The Western Black Rhinoceros, also known as the West African Black Rhinoceros, had a square-based horn. There were many people who believed the Western Black Rhinoceros' horns held medicinal value. This eventually led to heavy poaching. The rhinoceros was believed to be nearsighted and often relied on local birds to help them detect incoming threats.
The Western Black Rhinoceros was last recorded living in Cameroon. They once inhabited much of sub-saharan Africa. They are also believed to have lived in the western and southern countries of Tanzania through Zambia, Zimbabwe, and Mozambique. The rhinoceros were considered browsers. In the morning or evenings, the rhinoceros would browse for food. During the hottest part of the day, the rhinoceros would sleep or wallow. Their common diet included leafy plants and shoots located around their habitat.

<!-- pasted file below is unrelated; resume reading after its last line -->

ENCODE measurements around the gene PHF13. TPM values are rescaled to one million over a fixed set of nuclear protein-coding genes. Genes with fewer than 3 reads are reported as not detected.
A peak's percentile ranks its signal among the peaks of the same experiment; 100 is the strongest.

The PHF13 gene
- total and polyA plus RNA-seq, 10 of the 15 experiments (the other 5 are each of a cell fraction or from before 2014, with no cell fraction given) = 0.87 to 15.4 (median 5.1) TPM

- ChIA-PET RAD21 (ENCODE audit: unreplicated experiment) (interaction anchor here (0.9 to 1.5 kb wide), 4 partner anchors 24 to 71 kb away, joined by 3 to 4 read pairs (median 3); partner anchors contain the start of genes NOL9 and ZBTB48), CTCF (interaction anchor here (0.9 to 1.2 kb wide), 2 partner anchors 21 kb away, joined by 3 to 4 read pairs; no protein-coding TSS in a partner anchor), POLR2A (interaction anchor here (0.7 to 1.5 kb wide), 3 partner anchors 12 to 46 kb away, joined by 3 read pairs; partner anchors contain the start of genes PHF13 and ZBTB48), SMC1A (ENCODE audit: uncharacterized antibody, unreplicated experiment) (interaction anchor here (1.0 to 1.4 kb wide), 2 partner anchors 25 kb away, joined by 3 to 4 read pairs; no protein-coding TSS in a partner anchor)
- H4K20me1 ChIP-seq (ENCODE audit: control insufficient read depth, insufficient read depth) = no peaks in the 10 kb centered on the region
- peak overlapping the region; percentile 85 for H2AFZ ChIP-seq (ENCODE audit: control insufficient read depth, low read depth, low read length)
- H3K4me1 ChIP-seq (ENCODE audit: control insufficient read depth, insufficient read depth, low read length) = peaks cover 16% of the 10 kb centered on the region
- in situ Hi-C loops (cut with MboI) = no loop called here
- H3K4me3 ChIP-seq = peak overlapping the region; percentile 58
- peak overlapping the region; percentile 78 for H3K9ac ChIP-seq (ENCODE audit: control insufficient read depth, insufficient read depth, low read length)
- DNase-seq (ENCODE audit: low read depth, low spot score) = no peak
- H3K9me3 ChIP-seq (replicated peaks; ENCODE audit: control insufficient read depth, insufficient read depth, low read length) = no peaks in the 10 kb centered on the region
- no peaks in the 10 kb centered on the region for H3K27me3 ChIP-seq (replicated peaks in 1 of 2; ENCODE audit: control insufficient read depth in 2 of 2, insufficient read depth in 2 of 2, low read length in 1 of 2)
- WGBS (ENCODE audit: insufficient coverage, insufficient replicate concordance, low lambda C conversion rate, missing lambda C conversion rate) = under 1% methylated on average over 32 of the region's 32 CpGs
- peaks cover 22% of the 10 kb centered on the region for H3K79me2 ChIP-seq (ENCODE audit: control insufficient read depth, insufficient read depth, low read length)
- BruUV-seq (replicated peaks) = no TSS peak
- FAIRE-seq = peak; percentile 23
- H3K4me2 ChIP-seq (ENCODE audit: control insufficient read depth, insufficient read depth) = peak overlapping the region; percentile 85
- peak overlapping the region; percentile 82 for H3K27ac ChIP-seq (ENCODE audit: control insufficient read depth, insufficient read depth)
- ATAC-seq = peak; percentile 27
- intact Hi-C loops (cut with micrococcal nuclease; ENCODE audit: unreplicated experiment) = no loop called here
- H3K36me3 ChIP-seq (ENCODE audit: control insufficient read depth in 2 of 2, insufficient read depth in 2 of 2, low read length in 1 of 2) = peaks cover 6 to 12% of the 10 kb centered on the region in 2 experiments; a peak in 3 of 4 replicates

The Western Black Rhinoceros was officially declared extinct by the IUCN in 2011. In the beginning of the twentieth century, the Western Black Rhinoceros was heavily hunted. However, in the 1930's preservation actions were taken and the population continued to rise. The protection efforts eventually declined, along with the rhinoceros population. By the time 1980 came around, there were only hundreds of Western Black Rhinoceros left. By the year 2000, there were only an estimated ten rhinoceros' left, which dropped down to five by the year 2001. The last reported sighting was in Cameroon in 2006. They were officially declared extinct in 2011, but it is believed that they actually went extinct approximately five years before the IUCN declared them extinct.